One wild ride Review: Oliver Stone takes a 'U-Turn' from his deadly serious side to his darkly humorous side.

October 03, 1997|By Ann Hornaday | Ann Hornaday,COX NEWS SERVICE

Love 'em or hate 'em, there's no denying that the films of Oliver Stone comprise a formidable cinematic autobiography of the director told through the prism of his -- and his generation's -- obsessions, from Vietnam to the media.

"U-Turn," his latest film, starring Sean Penn, doesn't readily fit onto that continuum unless it represents the decision of one of this country's most serious, personal filmmakers to kick back, lighten up and have a little fun. Of course, this is Oliver Stone, so lightening up and having fun means a long weekend on the dark side, a brief visit to the place in our collective psyche where lust, violence and amorality meet and mingle.

In "U-Turn," Stone plays each of these cards over and over again, always with stylistic brio and always with an undercurrent of antic irony. But he plays them in a game we've seen before and, clocking in at an overlong two hours, it's a game that filmgoers are apt to lose interest in once the film's better performances and hyper-kinetic mood begin to pall.

Penn plays Bobby Cooper, a hood on the lam in a 1964-and-a-half Mustang that blows a radiator hose outside an Arizona desert town called Superior. After handing over the car to a myopic, mossy-toothed mechanic called Darrell (Billy Bob Thornton), Bobby walks into town for something cold to drink. He brings a bag of ill-gotten money with him and decides to leave his gun in the trunk.

Quick, what was Bobby's first mistake? Was it to take the money with him and risk its coming to grief in the middle of a grocery store robbery? Was it to leave his gun behind, where Darrell might possibly find it and sell it (or worse)? No, Bobby made his first mistake when he came to a fork in the road, veered right and headed toward Superior, a town so redolent of venality that the church has closed in self-defense.

It doesn't take long for Bobby to meet Superior's more notable citizens, among them a lurking sheriff (Powers Boothe), a sleazy real estate tycoon (Nick Nolte, looking like a cross between John Huston and a jackalope) and Grace (Jennifer Lopez), the parodic epitome of the femme fatale whose powers of seduction make a man want to give it all up and take her to Milwaukee.

Ripping a page out of David Lynch's daybook, these aren't even Bobby's most bizarre encounters: Bobby has a dingbat Lolita (Claire Danes), her pugilistic suitor (Joaquin Phoenix) and a blind, homily-spouting shaman to contend with as well (this actor is so unrecognizable it would spoil the fun to name him here).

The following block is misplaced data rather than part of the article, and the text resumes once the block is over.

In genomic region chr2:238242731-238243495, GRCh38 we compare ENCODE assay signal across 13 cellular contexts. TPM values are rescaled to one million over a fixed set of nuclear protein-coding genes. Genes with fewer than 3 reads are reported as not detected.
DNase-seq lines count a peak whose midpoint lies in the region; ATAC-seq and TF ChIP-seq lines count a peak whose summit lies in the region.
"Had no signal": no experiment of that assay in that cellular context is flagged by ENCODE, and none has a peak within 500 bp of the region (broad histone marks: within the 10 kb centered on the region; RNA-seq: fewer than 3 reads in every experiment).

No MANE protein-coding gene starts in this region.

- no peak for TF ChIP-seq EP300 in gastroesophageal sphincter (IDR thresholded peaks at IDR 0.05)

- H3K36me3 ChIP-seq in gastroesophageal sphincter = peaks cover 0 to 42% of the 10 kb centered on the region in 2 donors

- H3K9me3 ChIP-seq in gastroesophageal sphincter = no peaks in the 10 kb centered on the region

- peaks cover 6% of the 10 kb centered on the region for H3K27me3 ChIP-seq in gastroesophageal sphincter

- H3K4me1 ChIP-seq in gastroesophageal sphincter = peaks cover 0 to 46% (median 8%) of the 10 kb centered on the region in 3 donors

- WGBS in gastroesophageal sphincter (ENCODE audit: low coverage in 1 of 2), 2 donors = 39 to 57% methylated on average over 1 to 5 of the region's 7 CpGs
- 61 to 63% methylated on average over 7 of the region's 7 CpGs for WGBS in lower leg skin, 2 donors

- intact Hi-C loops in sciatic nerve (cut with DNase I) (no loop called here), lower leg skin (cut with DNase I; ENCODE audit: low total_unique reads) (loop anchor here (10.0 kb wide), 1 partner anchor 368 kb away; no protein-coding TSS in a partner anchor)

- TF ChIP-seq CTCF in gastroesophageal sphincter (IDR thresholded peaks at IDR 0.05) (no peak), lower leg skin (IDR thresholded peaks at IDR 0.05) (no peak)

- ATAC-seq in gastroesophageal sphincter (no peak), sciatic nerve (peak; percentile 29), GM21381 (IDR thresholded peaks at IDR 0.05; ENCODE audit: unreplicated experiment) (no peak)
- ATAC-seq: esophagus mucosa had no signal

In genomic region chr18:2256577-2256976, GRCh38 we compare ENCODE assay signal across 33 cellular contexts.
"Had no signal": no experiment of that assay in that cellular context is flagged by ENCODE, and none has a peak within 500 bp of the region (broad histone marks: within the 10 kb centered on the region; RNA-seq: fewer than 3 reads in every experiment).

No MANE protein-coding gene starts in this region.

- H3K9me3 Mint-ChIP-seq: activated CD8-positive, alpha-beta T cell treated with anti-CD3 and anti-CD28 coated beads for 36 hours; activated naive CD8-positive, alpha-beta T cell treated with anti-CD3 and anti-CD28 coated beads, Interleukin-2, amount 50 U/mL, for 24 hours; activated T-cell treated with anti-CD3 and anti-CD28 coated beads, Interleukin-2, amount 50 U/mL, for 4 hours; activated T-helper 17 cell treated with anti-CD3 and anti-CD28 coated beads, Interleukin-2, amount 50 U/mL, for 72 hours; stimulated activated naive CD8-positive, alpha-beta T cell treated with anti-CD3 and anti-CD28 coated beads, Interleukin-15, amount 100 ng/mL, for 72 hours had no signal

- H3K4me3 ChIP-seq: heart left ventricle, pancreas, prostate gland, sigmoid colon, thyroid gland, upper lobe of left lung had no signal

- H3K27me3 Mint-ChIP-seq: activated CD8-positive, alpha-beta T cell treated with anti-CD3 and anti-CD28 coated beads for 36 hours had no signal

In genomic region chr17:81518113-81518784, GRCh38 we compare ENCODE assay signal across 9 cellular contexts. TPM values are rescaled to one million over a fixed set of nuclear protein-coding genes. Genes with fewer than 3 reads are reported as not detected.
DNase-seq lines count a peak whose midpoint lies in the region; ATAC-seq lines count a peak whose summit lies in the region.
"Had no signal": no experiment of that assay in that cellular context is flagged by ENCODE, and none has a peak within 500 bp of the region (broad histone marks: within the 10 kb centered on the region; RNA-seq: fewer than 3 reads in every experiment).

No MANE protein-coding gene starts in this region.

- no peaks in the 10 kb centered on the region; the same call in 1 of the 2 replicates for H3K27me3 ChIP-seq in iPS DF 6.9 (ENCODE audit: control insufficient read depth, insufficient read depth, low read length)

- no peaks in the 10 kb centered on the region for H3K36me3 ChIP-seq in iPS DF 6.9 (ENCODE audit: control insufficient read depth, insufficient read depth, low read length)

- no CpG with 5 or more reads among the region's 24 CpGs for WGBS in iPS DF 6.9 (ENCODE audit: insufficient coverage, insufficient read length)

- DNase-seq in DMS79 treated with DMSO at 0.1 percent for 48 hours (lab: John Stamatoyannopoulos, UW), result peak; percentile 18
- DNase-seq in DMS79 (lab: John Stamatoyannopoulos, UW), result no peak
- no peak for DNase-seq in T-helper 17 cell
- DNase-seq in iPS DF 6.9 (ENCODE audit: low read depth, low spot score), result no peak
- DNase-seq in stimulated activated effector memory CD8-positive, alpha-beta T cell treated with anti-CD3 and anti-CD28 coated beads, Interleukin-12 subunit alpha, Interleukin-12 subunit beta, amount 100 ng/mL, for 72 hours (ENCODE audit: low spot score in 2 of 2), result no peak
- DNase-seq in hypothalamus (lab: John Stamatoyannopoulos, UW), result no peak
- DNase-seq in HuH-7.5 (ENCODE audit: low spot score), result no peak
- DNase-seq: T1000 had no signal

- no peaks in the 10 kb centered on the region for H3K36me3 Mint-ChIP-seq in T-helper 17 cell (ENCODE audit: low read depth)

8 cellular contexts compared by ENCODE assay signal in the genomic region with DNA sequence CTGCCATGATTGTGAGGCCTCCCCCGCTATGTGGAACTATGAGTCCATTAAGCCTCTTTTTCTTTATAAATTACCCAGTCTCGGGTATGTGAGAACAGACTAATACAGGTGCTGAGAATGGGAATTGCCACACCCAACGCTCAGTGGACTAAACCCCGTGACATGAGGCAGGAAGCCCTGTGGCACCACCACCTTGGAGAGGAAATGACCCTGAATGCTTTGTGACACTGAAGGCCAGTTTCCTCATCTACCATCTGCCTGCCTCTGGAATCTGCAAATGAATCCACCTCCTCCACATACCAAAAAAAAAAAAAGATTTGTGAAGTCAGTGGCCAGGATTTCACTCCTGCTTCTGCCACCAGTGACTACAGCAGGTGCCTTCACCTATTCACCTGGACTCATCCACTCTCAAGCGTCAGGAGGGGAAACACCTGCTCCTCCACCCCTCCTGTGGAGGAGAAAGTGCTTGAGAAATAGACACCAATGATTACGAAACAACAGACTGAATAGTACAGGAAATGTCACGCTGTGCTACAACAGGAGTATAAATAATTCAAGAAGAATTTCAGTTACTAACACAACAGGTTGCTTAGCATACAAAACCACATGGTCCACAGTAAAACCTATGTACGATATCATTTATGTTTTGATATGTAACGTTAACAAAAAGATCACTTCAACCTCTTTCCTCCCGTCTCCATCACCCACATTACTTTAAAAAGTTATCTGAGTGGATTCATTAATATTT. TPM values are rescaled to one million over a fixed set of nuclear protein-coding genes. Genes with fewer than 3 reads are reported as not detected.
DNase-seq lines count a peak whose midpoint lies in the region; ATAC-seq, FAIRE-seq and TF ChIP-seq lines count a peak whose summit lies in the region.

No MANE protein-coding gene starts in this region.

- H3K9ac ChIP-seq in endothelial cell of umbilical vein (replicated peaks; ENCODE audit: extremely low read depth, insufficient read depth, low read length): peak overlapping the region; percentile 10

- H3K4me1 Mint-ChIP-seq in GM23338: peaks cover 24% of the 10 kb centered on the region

"U-Turn," which was based on the novel "Stray Dogs" by John Ridley and adapted for the screen by the author, takes its plotting from the familiar film noir template: A naive, if not wholly innocent, drifter stumbles into a town full of secrets and promptly becomes embroiled in a troubled marriage and a nasty double-cross scheme (think "Out of the Past" and, in its more recent incarnation, John Dahl's "Red Rock West").

In "U-turn," the double-cross swiftly metastasizes into a triple-cross and then some, all of them with Grace at the toxically sweet center, drawing Bobby in with irresistible force. One of the movie's many jokes is that Grace and the other sick puppies of Superior make big-town Bobby look like a piker.

Admirers of Stone's recent work will recognize the director's nervy visual stamp on "U-Turn," whose super-saturated colors, variegated film stocks and jumpy razor-edits plunge the audience into Bobby's addled world of febrile meta-reality. And the director has a great deal of fun with sound, in the form of amusing effects snuck into the background or Sean Penn's suddenly delivering his lines in a Donald Duck voice. In keeping with the sportive tone of "U-Turn," Ennio Morricone hasn't so much composed a score as confected one, grabbing a pinch from his own 1970s canon here, a spoonful from Hanna-Barbera there, with a soupcon from Prince to top it off.

It's all supposed to be enormous fun, and it should be for anyone whose idea of frivolity runs to the lewd, rude and Gothically crude. Scenes of Bobby coping with Grace's hot-and-cold sexuality, a protracted sequence involving a hatchet and the film's bloody, boiling denouement aren't for the squeamish and aren't meant to make any higher point, as was the violence in Stone's "Natural Born Killers." In fact, with "U-Turn," Stone seems to have set out to make a film specifically tailored to the de-sensitized sensibilities that he so decried in that earlier film.

Amid the vulgarity and carnage, "U-Turn" admittedly succeeds in delivering its share of laughs. Thornton's self-referential, post-"Slingblade" take as the hick mechanic makes for a slam-dunk crowd-pleaser (and who can resist the sight of him playing Twister dressed in nothing but a parka?). And it's a kicky twist to root for Penn, a funny, sympathetic straight man here, as the only sane candy-cane on the tree.

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